How to Join Member's Area Private Library Search Today's Topics p Login
Main Forums Discussion Tech Talk Mature Content Archives
   Nav Win
 Archives
 Critical Analysis #2 Archive
 Cheers
 1 2 3 4 5 6 7 8 9 10
Follow us on Facebook

 This is an Archive. You may post a reply, but new topics are not allowed.

 
User Options
Format for Better Printing EMail to a Friend Create a Greeting Card with this Poem
Admin Print Send ECard
Passions in Poetry

Cheers

 Post A Reply   Go to the Next Oldest/Previous Topic Return to Topic Page Go to the Next Newest Topic 
Grinch
Member Elite
since 12-31-2005
Posts 2710
Whoville


0 posted 07-28-2008 05:22 PM       View Profile for Grinch   Email Grinch   Edit/Delete Message      Find Poems   Click to Submit your Poem to Passions  View IP for Grinch


Otherwise the dead man walks the world;
Hunched by the knowing of the game,
That the sickle is the pointer to his fate
And the hangman’s noose and cancer are the same.

Past crow and oak the sinner sets his shroud
Against the wind and weather of despair
Sees claws and leaves all rooted in the earth
And north by south he knows he’ll end up there.

The future boatman’s patron counts the tides
On the blade of Dionysus and each breath,
He deems that living life must be the aim
For the flipside of the coin is living death.

© Copyright 2008 Grinch - All Rights Reserved
oceanvu2
Senior Member
since 02-24-2007
Posts 1007
Santa Monica, California, USA


1 posted 07-28-2008 09:22 PM       View Profile for oceanvu2   Email oceanvu2   Edit/Delete Message      Find Poems  View IP for oceanvu2

Hi Grinch:  Nice to see you in high spirits. Only question is with the first word, "Otherwise."  Seem to be options like regardless, determindly, blank, unknowing, etc.

Seems to be the key word.

Not writing this off as frivolous at all.  It hurts and strikes home.

Best, Jimbeaux   
Grinch
Member Elite
since 12-31-2005
Posts 2710
Whoville


2 posted 07-29-2008 01:37 PM       View Profile for Grinch   Email Grinch   Edit/Delete Message      Find Poems  View IP for Grinch

Regardless would be a good option. Also the suggestion that he’s wise in a different way would fit. Both were in my mind as I wrote the line. So was Thomas’s Altarwise by Owl light but if I was to pick one it would be that he was, as we all are, a dead man in waiting or other than dead at that point.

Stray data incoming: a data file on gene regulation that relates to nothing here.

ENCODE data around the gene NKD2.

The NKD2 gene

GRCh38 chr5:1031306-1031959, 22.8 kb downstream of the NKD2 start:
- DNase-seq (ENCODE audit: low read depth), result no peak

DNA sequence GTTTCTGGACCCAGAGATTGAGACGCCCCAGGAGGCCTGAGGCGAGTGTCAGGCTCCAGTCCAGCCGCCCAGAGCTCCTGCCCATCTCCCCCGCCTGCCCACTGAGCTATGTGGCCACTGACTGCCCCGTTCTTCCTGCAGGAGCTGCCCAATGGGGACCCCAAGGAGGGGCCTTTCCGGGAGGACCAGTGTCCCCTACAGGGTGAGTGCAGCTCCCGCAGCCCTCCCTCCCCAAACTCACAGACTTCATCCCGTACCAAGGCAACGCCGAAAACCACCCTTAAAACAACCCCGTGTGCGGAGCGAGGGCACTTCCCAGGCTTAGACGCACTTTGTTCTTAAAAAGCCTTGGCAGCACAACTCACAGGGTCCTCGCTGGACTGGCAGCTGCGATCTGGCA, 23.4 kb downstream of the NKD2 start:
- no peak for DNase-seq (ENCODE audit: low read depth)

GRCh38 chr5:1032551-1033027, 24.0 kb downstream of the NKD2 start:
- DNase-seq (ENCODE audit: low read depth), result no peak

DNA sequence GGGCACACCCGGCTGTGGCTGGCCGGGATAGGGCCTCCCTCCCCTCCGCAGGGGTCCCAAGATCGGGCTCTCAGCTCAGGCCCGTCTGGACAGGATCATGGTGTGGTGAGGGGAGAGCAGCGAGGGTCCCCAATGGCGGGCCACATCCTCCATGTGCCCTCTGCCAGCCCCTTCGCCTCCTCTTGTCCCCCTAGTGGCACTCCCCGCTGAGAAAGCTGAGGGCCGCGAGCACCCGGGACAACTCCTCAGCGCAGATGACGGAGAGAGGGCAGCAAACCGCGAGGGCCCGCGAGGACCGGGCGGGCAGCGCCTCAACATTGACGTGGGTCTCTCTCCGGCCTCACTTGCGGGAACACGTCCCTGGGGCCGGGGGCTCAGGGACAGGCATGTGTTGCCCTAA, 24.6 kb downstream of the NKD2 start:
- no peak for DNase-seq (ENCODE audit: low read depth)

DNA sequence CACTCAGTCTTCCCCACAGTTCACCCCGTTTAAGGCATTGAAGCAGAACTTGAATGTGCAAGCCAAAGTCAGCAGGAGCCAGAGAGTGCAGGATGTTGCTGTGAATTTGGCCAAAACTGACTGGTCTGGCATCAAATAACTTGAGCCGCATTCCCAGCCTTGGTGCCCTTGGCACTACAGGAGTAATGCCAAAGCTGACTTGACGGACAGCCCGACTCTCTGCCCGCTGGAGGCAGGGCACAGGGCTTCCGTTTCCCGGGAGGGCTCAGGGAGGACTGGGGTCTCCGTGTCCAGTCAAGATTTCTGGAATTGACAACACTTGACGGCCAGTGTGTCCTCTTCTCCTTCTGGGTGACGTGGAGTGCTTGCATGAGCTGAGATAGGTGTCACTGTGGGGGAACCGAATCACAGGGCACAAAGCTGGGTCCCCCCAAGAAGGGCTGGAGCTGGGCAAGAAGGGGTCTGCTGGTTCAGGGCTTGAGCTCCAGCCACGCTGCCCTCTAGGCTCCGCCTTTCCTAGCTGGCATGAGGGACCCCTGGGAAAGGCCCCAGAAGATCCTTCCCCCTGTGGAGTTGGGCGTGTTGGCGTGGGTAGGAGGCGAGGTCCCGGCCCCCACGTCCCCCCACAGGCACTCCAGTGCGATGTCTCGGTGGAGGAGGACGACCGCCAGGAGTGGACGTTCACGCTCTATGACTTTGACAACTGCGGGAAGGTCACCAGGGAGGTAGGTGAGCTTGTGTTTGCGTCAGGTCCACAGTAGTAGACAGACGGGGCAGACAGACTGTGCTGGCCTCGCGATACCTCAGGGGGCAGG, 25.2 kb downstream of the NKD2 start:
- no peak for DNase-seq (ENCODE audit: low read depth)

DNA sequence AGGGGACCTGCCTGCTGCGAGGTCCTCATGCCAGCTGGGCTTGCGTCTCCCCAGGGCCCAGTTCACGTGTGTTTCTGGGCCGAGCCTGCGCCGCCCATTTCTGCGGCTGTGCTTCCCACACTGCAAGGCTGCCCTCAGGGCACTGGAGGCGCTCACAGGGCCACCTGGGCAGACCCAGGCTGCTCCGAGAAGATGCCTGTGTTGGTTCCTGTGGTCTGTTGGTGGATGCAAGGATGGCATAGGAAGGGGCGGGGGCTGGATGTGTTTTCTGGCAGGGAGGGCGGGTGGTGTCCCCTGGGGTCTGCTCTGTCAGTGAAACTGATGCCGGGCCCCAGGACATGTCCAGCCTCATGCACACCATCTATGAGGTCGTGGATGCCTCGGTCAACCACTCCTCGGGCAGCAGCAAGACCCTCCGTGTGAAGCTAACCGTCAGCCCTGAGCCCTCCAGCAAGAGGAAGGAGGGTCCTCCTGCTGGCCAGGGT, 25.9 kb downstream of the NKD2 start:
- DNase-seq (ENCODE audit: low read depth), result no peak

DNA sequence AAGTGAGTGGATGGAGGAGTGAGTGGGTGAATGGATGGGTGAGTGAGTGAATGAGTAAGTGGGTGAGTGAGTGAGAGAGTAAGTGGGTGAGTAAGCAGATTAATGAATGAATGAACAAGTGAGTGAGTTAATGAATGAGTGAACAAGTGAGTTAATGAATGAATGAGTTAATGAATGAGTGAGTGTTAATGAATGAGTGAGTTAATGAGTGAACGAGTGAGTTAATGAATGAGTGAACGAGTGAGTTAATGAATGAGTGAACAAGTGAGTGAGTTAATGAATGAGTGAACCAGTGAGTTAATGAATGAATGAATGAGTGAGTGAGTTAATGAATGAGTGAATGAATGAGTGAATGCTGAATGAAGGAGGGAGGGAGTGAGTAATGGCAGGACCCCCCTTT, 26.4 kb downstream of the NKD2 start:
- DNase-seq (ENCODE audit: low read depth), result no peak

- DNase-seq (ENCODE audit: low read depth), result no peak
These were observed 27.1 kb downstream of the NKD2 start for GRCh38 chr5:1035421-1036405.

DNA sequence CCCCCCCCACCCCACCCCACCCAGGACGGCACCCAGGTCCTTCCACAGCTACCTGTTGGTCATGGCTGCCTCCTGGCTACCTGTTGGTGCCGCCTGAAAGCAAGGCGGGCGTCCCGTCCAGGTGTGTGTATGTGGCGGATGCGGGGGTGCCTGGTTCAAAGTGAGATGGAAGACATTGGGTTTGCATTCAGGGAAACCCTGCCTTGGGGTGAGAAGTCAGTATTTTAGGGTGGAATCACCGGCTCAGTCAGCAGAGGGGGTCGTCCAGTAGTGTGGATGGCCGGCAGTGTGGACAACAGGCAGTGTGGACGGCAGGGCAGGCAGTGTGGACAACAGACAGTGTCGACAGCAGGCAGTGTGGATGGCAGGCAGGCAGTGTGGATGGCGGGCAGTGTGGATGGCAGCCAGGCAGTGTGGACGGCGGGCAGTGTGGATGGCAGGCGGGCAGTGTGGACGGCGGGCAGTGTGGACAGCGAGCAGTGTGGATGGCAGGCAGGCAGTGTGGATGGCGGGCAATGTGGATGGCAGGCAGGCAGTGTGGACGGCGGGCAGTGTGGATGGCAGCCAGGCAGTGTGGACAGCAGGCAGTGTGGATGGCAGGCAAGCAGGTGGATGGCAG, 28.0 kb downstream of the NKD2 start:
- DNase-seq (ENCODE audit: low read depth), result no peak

A simpler line would have been:

Alive the man walked the world

But I was aiming for maudlin and obscure so that wouldn‘t do at all.

There are other reasons for the line but they’re probably only in my mind.

  
moonbeam
Deputy Moderator 1 TourDeputy Moderator 1 TourDeputy Moderator 1 TourDeputy Moderator 1 Tour
Member Elite
since 12-24-2005
Posts 2038


3 posted 07-30-2008 07:55 AM       View Profile for moonbeam   Edit/Delete Message      Find Poems  View IP for moonbeam

You don't change.  Still imbued with the spirit of DT I see, and doing it better than ever.

I love the way you think out every single line and word to squeeze in as much possibility as you can (just as he did).  "Otherwise" is great.  It grabs one immediately as being unusual, and shoots the eyes straight back up to the title and then surging on, or rather back, to remembering DT's own life.  Were it not for the joys and release of the bottle (and all other earthly panaceas) we would all walk the world crippled by the knowledge and fear of our constant little deaths and the final inevitability.  An arguable premise, but an apposite one given the inspiration for the poem and the apparent evidence around us.  And then of course there are the other possibilities of meaning you refer to.  Pure DT.

"Hunched by the knowing" is brilliant.

The last two lines of S1 are less so imo, especially L4 which seems a little "obvious"!

S2 I liked a lot and needs further thought and commentary - no time now, maybe back later.